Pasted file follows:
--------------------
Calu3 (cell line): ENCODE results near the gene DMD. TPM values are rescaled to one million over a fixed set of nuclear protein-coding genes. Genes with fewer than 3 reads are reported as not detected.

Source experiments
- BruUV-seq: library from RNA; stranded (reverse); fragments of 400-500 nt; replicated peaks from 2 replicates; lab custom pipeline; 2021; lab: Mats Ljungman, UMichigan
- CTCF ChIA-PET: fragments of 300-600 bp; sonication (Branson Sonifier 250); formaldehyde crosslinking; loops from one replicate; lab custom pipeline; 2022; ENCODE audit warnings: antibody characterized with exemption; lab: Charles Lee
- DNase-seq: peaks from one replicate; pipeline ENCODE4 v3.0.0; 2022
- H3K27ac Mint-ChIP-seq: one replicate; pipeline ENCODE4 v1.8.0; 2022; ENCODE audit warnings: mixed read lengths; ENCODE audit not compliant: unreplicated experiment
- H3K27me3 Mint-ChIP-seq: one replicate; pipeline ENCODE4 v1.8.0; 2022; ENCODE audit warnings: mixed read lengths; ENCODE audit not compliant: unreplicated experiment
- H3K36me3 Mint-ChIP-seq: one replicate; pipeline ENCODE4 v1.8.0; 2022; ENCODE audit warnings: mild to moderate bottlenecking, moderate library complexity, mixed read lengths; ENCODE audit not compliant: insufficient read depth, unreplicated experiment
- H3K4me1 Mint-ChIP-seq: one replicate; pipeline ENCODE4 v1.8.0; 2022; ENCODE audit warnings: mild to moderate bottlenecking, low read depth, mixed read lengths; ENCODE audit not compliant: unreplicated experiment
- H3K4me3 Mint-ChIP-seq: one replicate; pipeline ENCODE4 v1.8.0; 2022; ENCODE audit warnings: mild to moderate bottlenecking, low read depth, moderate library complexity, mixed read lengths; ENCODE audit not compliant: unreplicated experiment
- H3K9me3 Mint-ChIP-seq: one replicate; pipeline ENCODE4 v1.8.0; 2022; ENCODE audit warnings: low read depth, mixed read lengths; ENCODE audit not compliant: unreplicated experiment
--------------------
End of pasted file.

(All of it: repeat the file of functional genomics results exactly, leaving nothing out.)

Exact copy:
Calu3 (cell line): ENCODE results near the gene DMD. TPM values are rescaled to one million over a fixed set of nuclear protein-coding genes. Genes with fewer than 3 reads are reported as not detected.

Source experiments
- BruUV-seq: library from RNA; stranded (reverse); fragments of 400-500 nt; replicated peaks from 2 replicates; lab custom pipeline; 2021; lab: Mats Ljungman, UMichigan
- CTCF ChIA-PET: fragments of 300-600 bp; sonication (Branson Sonifier 250); formaldehyde crosslinking; loops from one replicate; lab custom pipeline; 2022; ENCODE audit warnings: antibody characterized with exemption; lab: Charles Lee
- DNase-seq: peaks from one replicate; pipeline ENCODE4 v3.0.0; 2022
- H3K27ac Mint-ChIP-seq: one replicate; pipeline ENCODE4 v1.8.0; 2022; ENCODE audit warnings: mixed read lengths; ENCODE audit not compliant: unreplicated experiment
- H3K27me3 Mint-ChIP-seq: one replicate; pipeline ENCODE4 v1.8.0; 2022; ENCODE audit warnings: mixed read lengths; ENCODE audit not compliant: unreplicated experiment
- H3K36me3 Mint-ChIP-seq: one replicate; pipeline ENCODE4 v1.8.0; 2022; ENCODE audit warnings: mild to moderate bottlenecking, moderate library complexity, mixed read lengths; ENCODE audit not compliant: insufficient read depth, unreplicated experiment
- H3K4me1 Mint-ChIP-seq: one replicate; pipeline ENCODE4 v1.8.0; 2022; ENCODE audit warnings: mild to moderate bottlenecking, low read depth, mixed read lengths; ENCODE audit not compliant: unreplicated experiment
- H3K4me3 Mint-ChIP-seq: one replicate; pipeline ENCODE4 v1.8.0; 2022; ENCODE audit warnings: mild to moderate bottlenecking, low read depth, moderate library complexity, mixed read lengths; ENCODE audit not compliant: unreplicated experiment
- H3K9me3 Mint-ChIP-seq: one replicate; pipeline ENCODE4 v1.8.0; 2022; ENCODE audit warnings: low read depth, mixed read lengths; ENCODE audit not compliant: unreplicated experiment